I started GW2 as a Warrior main and played it for about two solid years. I never did the glass meta. I preferred to have some survivability, and usually went shout Warrior. Back then, a Warrior only carried ranged weapons to swap out in the case you needed to fight something ranged, but bow and rifle weren't really meant to be a main weapon. (May be different now, I haven't explored Warrior since I returned.)

    When I rolled my Necro, I did try some condition ranged, but it was pretty meh to me. Nowhere near as satisfying as Reaper with greatsword melee. In fact, I came back to GW2 specifically because I thought melee Necro would now be a viable option... since... you know... the specialization's weapon is melee. It CAN be with heavy use of shroud, and nothing is more satisfying than when I jump in a group of enemies, pull out the scythe, and just start unleashing major AOE.

    Still yet, I didn't have issues with my Warrior until the Mordrem became part of the Living Story instances. I remember playing those instances duo, and my partner (Elementalist), who does play ranged, was just as frustrated and annoyed as I was with Mordrem. Yeah, they do all those nasty CC that Jeromai described. And sometimes even if you have an idea of their tactics, you can get caught off guard if you get ganged up on... and then it's quickly game over.

    Now, this isn't me trying to be rude in any way to you or your discovery. But the fact of the matter is, if a game that advertises itself (or once did) as a casual experience completely exempts a huge section of playstyle (melee)... that is a fundamental problem in the game's design. IMHO.

    I accept that melee will be more difficult than ranged, and that one needs to be flexible -- that tactics in one area or one class don't translate to another. I'm long used to Guild Wars 1, in which changing up you entire build (and the build of all your Heroes) to fit situations was a thing. But to come to the conclusion that in order to casually enjoy a gaming experience that was supposed to be built for a casual player, you should never play melee... there's a problem there.

    And it's not the players' fault.

    To quote you from above: "To me, "soloing" in MMORPGs means having complete freedom to do whatever I choose, while having that choice meaningfully progress my character." I agree with this wholeheartedly.

    Based on this definition, on top of your conclusion "If you love to melee, if you're never happy unless you're getting all up in the mob's grill, maybe HoT isn't the best fit." -- GW2's design makes it so that there is no true freedom to choose to play as you want and meaningfully progress your character with choice... and not bang your head against the wall in frustration. Sure, you can choose melee, but it probably won't be fun (where's the sense in that?).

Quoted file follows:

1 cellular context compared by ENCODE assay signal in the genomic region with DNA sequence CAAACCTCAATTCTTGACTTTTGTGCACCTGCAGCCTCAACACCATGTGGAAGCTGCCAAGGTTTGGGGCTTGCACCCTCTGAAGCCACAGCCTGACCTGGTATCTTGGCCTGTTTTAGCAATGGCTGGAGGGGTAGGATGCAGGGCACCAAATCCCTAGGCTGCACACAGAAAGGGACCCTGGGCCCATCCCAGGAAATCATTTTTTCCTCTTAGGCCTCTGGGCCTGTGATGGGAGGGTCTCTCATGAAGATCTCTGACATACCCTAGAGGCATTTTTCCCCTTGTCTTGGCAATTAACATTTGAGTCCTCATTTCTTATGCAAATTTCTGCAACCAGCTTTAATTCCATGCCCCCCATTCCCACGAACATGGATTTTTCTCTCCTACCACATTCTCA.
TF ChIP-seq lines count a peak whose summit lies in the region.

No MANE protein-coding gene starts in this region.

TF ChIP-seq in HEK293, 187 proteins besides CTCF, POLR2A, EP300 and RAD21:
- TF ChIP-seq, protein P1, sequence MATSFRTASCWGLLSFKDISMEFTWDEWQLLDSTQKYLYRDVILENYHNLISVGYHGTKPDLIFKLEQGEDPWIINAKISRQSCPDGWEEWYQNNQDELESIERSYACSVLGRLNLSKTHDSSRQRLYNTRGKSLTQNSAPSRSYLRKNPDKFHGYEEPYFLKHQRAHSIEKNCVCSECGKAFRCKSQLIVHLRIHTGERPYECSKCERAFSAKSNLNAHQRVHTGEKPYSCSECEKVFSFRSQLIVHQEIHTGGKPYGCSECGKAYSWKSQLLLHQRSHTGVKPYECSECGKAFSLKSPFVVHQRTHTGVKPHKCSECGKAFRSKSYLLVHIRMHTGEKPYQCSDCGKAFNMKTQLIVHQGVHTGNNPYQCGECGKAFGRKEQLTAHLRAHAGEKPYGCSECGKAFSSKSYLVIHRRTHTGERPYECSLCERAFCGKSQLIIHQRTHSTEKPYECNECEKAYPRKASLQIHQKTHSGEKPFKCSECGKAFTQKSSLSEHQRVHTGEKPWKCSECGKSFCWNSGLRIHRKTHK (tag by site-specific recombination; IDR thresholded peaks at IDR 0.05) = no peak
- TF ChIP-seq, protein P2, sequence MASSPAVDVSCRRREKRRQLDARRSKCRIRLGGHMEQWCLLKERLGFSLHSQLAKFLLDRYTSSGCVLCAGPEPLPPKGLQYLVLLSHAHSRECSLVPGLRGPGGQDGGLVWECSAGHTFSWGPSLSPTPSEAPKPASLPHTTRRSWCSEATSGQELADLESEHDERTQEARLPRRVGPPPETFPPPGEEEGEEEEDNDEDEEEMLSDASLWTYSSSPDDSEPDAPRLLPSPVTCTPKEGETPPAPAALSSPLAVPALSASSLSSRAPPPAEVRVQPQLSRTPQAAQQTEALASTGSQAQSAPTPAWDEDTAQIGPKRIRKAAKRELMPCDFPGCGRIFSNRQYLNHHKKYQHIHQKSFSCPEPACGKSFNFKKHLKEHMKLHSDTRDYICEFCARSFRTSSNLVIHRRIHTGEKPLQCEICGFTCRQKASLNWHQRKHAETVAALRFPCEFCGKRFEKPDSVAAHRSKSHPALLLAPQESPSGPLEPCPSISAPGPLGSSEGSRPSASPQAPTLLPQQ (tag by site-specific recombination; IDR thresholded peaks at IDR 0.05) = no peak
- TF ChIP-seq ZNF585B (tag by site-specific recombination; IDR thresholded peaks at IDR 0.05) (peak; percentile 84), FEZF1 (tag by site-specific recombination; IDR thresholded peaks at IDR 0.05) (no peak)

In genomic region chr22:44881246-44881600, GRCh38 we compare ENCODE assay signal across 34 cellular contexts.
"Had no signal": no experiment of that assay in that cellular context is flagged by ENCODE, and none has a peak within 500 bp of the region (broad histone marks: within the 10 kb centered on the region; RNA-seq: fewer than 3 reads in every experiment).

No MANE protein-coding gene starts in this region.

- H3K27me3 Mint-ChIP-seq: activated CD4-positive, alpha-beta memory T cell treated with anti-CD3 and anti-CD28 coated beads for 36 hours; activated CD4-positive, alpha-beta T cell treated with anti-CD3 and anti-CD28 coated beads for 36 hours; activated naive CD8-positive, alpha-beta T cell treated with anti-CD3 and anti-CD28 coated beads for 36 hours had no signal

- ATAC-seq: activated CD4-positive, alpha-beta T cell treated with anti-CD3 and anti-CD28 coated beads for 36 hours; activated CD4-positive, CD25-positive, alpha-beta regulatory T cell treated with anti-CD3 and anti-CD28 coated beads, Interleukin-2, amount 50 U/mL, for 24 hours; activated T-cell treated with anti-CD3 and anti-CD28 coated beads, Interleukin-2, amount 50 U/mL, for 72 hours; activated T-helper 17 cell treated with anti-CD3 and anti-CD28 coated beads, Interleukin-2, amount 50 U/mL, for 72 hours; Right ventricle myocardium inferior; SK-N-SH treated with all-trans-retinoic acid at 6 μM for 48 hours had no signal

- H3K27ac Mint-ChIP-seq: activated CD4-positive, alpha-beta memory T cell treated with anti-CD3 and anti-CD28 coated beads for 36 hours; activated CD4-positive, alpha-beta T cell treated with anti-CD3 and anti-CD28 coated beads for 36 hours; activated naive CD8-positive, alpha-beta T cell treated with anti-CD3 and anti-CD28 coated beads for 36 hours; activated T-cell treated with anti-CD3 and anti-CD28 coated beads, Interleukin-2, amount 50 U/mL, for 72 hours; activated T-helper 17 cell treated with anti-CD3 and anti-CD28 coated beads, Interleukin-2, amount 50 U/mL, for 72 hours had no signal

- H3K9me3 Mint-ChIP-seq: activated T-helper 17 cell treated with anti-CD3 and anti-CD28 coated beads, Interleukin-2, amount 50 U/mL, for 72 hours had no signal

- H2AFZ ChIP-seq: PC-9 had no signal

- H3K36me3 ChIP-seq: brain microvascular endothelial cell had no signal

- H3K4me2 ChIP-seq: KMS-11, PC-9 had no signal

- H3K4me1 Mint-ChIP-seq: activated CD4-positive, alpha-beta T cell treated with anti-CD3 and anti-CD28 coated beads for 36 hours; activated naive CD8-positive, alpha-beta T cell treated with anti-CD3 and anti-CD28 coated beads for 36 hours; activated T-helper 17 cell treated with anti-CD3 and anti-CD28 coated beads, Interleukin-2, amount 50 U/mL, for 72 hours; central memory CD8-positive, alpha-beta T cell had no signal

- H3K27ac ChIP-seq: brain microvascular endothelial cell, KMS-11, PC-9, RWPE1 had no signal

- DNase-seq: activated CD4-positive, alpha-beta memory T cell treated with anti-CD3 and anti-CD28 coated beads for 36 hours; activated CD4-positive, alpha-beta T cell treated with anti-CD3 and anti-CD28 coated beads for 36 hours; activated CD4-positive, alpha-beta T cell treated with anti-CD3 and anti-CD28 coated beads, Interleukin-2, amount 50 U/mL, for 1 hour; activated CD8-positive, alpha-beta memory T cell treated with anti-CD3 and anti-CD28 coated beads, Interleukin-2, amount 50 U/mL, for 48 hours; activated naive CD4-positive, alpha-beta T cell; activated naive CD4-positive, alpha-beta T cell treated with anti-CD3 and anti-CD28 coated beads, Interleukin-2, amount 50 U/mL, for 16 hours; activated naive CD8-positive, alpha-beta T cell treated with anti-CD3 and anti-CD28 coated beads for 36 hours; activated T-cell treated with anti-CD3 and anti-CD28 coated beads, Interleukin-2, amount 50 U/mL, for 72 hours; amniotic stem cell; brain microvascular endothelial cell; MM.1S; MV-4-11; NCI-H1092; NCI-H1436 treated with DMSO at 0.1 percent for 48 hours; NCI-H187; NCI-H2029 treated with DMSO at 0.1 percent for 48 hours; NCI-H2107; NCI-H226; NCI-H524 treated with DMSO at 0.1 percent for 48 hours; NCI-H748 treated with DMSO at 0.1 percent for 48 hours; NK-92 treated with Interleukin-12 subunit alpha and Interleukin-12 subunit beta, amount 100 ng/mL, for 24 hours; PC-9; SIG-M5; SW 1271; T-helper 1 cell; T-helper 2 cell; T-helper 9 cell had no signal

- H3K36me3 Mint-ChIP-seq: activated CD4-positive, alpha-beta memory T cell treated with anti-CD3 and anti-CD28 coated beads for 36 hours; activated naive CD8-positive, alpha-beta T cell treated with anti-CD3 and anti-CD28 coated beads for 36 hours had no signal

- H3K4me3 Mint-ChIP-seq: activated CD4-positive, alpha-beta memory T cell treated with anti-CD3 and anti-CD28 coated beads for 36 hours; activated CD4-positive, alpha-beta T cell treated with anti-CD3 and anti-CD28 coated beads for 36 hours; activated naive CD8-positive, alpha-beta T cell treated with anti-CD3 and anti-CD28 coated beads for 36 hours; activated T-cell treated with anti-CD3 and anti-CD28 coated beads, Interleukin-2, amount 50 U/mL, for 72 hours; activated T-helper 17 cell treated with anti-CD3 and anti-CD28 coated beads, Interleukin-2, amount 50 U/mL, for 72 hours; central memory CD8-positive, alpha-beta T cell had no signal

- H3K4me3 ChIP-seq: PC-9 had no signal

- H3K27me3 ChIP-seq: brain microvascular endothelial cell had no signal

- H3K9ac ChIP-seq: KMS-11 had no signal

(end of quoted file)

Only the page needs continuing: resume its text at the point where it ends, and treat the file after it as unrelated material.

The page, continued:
There's a conflict here, and it may be a major reason GW2 does have a group of frustrated players (or ex-players). Why offer a bunch of classes, builds, armor and a supposable flexible playstyle if that's all an illusion?

    I'm not sure what can be done to fix this (or if it'll be addressed in PoF), but it's certainly a glaring reality for me and many players who try to survive in GW2 as melee. Again, this wasn't meant as an argument or a snark against you, but in wholehearted attempt to leave further feedback on a different point of view.

    Maybe I should try ranger, and I might find it fun. But really, you don't know what you're missing if you're not beating on things with a greatsword. ;)

    1. I just hope some of this, especially what Jeromai and Andy are adding, is helpful. I'm guessing that melee is just fine IF you know how to spec, what build to use and have a clear understanding of how to play it. I can't really give much useful input on that :P

      I did take several supposedly "melee" classes through HoT - Warrior, Thief, Guardian - but I played all of them as ranged. The screenshot at the top of this post is my Warrior (one of them anyway) and you'll notice he's standing well back using a bow. I did briefly try to play my Thief as a Daredevil but I soon gave that up. I've tried Reaver several times but while the survivability is fine I don't seem to much damage. I'm about the worst person to comment on melee viability in GW2!

      One thing I would say, though, is that WvW is rife with CCs and condis and Commanders there almost all run as Melee Guardians, Warriors or Necros because of the survivability. Clearly you don't *have* to be ranged to survive and prosper - I just think it takes less skill - or possibly it's just that I have more of the kind of skill it does take than I do the kind you need for melee...

      Anyway, hope you find a class/build that works for you - I'm sure you will - and I look forward to reading the details. Meanwhile I am going to take a melee class into HoT and play it AS a melee class and see how that goes. I'm still very interested in finding out just how all this works. I'll probably get it figured out just in time for PoF, which will work entirely differently!

    2. Haha... this is great. I'm going to try a ranged class and let you know how it feels to me. Only a fair trade off! :)

      I do know that there are some ranged options on "melee" classes, but they just never felt great to me. Mostly, I only pulled out ranged on Warrior when I needed to fight a boss from a distance. But the damage was always meh.

      Again, this is what I remember from 3 years back, so a lot may have changed now. I hear that ranged Guardian is a good option.